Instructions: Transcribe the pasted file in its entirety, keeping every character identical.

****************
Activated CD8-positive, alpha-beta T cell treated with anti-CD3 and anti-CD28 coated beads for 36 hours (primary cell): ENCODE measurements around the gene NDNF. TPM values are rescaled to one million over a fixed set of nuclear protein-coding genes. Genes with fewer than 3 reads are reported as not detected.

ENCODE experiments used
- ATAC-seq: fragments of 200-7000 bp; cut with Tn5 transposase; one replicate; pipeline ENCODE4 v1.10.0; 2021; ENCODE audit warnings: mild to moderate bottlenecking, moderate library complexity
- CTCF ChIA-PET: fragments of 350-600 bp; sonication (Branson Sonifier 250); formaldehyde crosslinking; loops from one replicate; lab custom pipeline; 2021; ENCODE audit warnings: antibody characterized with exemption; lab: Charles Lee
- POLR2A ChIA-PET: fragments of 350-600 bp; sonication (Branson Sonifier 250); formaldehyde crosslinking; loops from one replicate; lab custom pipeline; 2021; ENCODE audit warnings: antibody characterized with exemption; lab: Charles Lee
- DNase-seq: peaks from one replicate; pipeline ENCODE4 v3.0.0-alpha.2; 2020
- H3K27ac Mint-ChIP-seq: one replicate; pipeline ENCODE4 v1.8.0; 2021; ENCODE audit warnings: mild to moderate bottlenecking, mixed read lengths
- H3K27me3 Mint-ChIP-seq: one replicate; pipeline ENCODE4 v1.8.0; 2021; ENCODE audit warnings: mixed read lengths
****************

Activated CD8-positive, alpha-beta T cell treated with anti-CD3 and anti-CD28 coated beads for 36 hours (primary cell): ENCODE measurements around the gene NDNF. TPM values are rescaled to one million over a fixed set of nuclear protein-coding genes. Genes with fewer than 3 reads are reported as not detected.

ENCODE experiments used
- ATAC-seq: fragments of 200-7000 bp; cut with Tn5 transposase; one replicate; pipeline ENCODE4 v1.10.0; 2021; ENCODE audit warnings: mild to moderate bottlenecking, moderate library complexity
- CTCF ChIA-PET: fragments of 350-600 bp; sonication (Branson Sonifier 250); formaldehyde crosslinking; loops from one replicate; lab custom pipeline; 2021; ENCODE audit warnings: antibody characterized with exemption; lab: Charles Lee
- POLR2A ChIA-PET: fragments of 350-600 bp; sonication (Branson Sonifier 250); formaldehyde crosslinking; loops from one replicate; lab custom pipeline; 2021; ENCODE audit warnings: antibody characterized with exemption; lab: Charles Lee
- DNase-seq: peaks from one replicate; pipeline ENCODE4 v3.0.0-alpha.2; 2020
- H3K27ac Mint-ChIP-seq: one replicate; pipeline ENCODE4 v1.8.0; 2021; ENCODE audit warnings: mild to moderate bottlenecking, mixed read lengths
- H3K27me3 Mint-ChIP-seq: one replicate; pipeline ENCODE4 v1.8.0; 2021; ENCODE audit warnings: mixed read lengths